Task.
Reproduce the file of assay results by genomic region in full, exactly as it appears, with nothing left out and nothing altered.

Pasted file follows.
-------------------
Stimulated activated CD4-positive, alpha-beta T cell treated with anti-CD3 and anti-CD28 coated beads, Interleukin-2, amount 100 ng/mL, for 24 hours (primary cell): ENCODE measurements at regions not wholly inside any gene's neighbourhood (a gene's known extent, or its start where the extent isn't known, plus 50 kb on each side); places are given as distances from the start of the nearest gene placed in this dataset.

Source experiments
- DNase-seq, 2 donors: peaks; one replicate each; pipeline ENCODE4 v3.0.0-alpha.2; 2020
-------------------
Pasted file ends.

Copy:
Stimulated activated CD4-positive, alpha-beta T cell treated with anti-CD3 and anti-CD28 coated beads, Interleukin-2, amount 100 ng/mL, for 24 hours (primary cell): ENCODE measurements at regions not wholly inside any gene's neighbourhood (a gene's known extent, or its start where the extent isn't known, plus 50 kb on each side); places are given as distances from the start of the nearest gene placed in this dataset.

Source experiments
- DNase-seq, 2 donors: peaks; one replicate each; pipeline ENCODE4 v3.0.0-alpha.2; 2020